Recently, one of my Pepperdine University MBA students wrote an international business case study on IKEA. The case highlights the strategic cultural nuances and artifacts missed when IKEA opened their first store in China. According to the case, the Chinese customers used the display furniture for sleeping during the day and picnics in the display kitchens.
Before the store would open in the mornings the customers would line up for hours outside preparing to experience the store like an amusement park instead of purchasing furniture or home accessories. The “customers” treated IKEA as a place to spend the day, a place where to hang out with family and friends. IKEA needed to rethink their business strategy and adapt to a new market with both a quantitative and qualitative cultural understanding.
IKEA was attempting to explore a new strategic stance in a fast-growing consumer market for organizational growth. By expanding in the Chinese market, IKEA was expanding in an attempt to protect and defend global market share. Business strategists, Raymond Miles and Charles Snow, suggest that organizational strategies, both associations and chambers, generally fall into one of four categories: prospector, defender, analyzer, and reactor.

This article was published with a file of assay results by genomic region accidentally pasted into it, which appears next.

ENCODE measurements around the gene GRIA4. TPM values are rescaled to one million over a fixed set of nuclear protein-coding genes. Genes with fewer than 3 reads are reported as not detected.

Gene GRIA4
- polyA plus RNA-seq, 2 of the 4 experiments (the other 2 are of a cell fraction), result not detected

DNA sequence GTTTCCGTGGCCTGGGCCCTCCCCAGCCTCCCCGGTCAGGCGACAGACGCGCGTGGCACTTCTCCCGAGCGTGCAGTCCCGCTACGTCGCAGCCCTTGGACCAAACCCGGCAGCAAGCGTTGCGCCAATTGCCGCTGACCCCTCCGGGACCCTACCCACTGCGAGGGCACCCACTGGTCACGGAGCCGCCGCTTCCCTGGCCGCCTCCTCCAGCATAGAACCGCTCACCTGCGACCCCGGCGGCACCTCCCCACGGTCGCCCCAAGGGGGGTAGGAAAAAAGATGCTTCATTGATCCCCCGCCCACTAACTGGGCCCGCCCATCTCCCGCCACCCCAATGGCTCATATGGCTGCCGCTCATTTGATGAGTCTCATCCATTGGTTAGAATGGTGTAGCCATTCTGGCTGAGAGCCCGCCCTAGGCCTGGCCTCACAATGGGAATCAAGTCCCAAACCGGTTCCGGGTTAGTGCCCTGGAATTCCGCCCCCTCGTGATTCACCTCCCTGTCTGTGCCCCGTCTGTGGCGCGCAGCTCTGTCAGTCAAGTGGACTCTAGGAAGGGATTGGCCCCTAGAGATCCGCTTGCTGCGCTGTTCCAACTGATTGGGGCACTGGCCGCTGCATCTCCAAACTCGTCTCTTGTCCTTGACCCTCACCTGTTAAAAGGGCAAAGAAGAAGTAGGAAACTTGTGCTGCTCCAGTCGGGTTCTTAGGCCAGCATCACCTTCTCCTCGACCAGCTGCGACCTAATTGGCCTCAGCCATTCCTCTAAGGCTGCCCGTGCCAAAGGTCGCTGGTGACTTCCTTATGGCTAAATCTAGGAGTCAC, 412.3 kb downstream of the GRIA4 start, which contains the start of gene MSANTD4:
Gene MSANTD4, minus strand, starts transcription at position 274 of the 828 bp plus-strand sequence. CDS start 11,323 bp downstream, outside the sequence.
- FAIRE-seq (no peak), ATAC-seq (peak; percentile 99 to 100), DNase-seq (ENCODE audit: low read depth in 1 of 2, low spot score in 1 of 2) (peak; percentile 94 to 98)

Prospector — An organization that follows a prospector strategy is a highly innovative firm that is constantly seeking out new markets and new opportunities and is oriented toward growth and risk taking.
Defender – Rather than seeking new growth opportunities and innovation, an organization that follows a defender strategy concentrates on protecting its current markets, maintaining stable growth, and serving its current customers.
Analyzer – An organization that follows an analyzer strategy both maintains market share and seeks to be innovative, although usually not as innovative as an organization that uses a prospector strategy.
Reactor – According to Miles and Snow, an organization that follows a reactor strategy has no consistent strategic approach; it drifts with environmental events, reacting to but failing to anticipate or influence those events.
As an association executive do you find yourself in a defender stance with education or select programs? As a chamber executive do you have glimmers of a prospector stance only to be diminished by a long-term board member entrenched as a defender with other programs? These four stances can help guide and distill the focus of an association or chamber with key volunteers and staff leadership. The areas can frame the general culture of the organization or the strategic stances could be used to identify certain operational areas for the chamber or association. Considering these four strategic stances, what is your organization predominant strategy culture?